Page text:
But there’s a lot of shame around talking about depression, especially because of what I do and who I am. Although I think I’ve gotten really good at branding the whole real motherfucking life. So I don’t feel like I’m necessarily trying to make it seem like, oh, Jen is this positive guru, or anything. But still, it is much easier to talk about something when you’re out of it. So I can post on Instagram or write an essay saying, “Recently I was going through a really bad depression,” but I wouldn’t say, “I’m in it right now.”

Rumpus: That’s a bit more vulnerable. I’m curious, what was your publishing process like?

Pastiloff: The book proposal was by far the hardest part for me. There’s something that makes me panic about having to distill or get organized with my thoughts. I was constantly writing, but I didn’t know what it was. The writing process itself was about compiling so much that I’d already written. It was like working a puzzle. But really, the hardest part for me was the proposal.

With that kind of thing, I can’t see the forest for the trees. It’s a complete anxiety attack. I’ll just keep repeating to myself like a mantra: I can’t do this. I don’t know how, I don’t know how, I don’t know how. Which is a bullshit story because I do know how.

It’s funny because if you said, “Jen, someone backed out of this thing tonight and there’s twenty thousand people in the audience. We need you to speak on stage.” I’d be like: “I’m on it.” But if you say, “Here’s seven million dollars for a new book. All you need to do is tell us what it’s going to be about in two weeks.” [Laughs] I can’t do it! I think it’s the stories we make up about ourselves and my story is that I’m messy, I’m chaotic.

Rumpus: You write about when you were finding yoga: “I didn’t know then during that first yoga teacher training that I would eventually find a way to weave it all together. But the vulnerability I experienced from doing the yoga opened something impenetrable in my chest, found its way to my heart and also my ears, which perhaps was always the same thing.” Here we have the heart, the ears, the body. How do you access or write through all of that?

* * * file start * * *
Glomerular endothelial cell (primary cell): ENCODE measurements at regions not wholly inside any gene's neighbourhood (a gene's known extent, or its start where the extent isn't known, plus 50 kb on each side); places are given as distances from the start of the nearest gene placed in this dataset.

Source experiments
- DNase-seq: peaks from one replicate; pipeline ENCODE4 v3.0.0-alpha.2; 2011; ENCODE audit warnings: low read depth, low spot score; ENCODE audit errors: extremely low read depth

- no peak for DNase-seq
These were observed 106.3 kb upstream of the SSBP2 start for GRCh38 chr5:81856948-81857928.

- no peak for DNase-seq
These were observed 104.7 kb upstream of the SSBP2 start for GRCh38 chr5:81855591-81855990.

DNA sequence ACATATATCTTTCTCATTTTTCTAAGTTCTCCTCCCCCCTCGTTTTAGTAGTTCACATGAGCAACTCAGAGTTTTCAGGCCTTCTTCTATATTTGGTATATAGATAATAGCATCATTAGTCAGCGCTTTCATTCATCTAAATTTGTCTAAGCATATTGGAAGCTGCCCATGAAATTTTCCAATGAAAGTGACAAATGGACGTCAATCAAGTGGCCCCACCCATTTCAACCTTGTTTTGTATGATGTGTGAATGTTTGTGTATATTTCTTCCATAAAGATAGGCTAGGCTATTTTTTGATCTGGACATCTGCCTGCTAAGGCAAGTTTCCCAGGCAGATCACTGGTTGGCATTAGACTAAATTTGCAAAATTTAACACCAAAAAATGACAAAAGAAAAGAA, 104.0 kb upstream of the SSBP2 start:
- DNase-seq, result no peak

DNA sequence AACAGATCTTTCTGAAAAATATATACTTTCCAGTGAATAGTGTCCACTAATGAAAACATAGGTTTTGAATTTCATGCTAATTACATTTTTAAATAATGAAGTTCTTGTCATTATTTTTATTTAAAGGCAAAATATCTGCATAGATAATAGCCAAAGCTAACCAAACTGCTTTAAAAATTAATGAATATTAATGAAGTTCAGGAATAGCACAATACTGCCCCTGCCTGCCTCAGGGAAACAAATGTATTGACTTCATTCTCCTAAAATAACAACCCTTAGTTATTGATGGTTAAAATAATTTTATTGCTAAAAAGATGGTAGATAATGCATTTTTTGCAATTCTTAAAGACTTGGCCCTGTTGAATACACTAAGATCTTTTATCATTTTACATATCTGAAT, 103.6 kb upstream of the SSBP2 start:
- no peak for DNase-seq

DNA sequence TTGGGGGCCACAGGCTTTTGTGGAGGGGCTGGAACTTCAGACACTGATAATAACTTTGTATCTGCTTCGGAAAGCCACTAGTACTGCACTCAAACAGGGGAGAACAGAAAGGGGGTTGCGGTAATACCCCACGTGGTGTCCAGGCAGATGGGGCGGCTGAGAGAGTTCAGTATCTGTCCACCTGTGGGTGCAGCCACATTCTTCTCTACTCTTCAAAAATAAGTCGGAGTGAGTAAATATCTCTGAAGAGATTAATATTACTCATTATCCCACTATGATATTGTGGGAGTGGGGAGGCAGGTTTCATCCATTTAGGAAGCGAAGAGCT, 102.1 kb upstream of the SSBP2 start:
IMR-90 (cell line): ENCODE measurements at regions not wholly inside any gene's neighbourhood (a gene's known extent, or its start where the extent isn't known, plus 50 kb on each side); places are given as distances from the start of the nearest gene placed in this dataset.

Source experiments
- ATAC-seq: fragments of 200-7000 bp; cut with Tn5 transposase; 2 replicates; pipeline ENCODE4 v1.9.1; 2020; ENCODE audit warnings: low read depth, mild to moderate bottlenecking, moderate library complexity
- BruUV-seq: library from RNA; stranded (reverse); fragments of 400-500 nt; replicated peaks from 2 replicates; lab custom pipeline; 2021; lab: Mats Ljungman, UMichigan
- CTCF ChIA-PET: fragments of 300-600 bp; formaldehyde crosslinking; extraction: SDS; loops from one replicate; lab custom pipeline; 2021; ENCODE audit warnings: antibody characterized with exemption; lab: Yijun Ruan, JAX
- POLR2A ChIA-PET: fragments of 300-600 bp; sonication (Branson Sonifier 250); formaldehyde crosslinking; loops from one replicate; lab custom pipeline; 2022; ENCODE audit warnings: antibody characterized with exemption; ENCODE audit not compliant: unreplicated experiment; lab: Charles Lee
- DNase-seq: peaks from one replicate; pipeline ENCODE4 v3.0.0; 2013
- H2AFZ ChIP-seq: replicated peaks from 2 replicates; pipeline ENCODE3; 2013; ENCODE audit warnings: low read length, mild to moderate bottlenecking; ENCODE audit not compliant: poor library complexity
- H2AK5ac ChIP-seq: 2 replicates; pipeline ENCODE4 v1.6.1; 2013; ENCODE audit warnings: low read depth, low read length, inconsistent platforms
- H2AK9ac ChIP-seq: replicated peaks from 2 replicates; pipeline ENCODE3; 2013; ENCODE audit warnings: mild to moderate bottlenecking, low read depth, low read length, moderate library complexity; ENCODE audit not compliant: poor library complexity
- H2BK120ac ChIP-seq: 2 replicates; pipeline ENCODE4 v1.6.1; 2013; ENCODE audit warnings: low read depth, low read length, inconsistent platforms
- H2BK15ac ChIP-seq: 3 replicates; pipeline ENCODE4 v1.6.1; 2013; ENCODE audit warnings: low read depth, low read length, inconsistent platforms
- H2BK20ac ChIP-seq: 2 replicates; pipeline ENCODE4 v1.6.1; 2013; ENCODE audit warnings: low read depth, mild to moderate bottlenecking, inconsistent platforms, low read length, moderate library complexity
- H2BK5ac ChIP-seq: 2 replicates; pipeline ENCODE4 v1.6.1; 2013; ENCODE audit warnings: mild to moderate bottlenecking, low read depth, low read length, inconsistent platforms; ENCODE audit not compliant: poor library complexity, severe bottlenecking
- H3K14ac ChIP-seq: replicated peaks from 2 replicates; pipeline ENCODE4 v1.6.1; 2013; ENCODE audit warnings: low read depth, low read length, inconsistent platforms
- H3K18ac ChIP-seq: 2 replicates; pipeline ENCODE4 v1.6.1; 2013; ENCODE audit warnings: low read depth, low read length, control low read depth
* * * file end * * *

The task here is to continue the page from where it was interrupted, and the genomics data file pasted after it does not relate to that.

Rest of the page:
Pastiloff: I mean, this is why Lidia and I do this work that we do together so well and this is why I do the work I do, and why it resonates so much with yoga. Because from that early age when my dad died, I just locked everything into my body.

You know, and I sort of joke, but I’m not really joking, I clenched when I was eight and I’m just unclenching now. I wear a night guard that I bite through because that was this learned coping mechanism of locking everything in my body. You know how Lidia always says the body has a point of view? When I started moving, literally and metaphorically, all this long stored pain and grief and beliefs about myself started to move around. I’ve had to get in close, and when I say that, I mean I literally have to get in close to people’s faces in my workshops. I pick everything up. Even heat off the body. But before I started getting in really close and lip reading, I had to find ways to get by in the world. So I learned to be deeply intuitive with my body.

When I found yoga and I started to go into pigeon pose, I would cry. It doesn’t happen so much anymore because Prozac! But I thought: what the hell is this? Why am I emotional? It’s happened to me in the past when I’ve gotten a massage, when someone’s worked on my feet. You know, there’s stuff stored in our body and I’m convinced of that. Yoga was the first time that I discovered that.

Rumpus: When I think of your story, you spent so much time clenching and holding and really punishing your body, by not eating, over-exercising, and pushing your physical form.

Pastiloff: Frying my skin. I didn’t write that much about it but honestly, I constantly had blisters. There was nothing about myself that I didn’t hate. Everything was punishing.

In the beginning, yoga just replaced my over-exercising. I had injuries. So I was doing yoga seven days a week. Then, I softened. Now, I’m lucky if I do it once a year. I was always yoga-ish. If I had chosen yoga and really decided to go for it, I don’t know that I would’ve survived. And I’m afraid I would have fallen into the perfect body trap.

Rumpus: It’s such a trap. How do you think motherhood has changed you? I remember you on both sides of it. I definitely feel like you’re different, but I wonder if you think you’re different.

Pastiloff: Someone asked me that the other day, too, and I was like, how has it not changed me?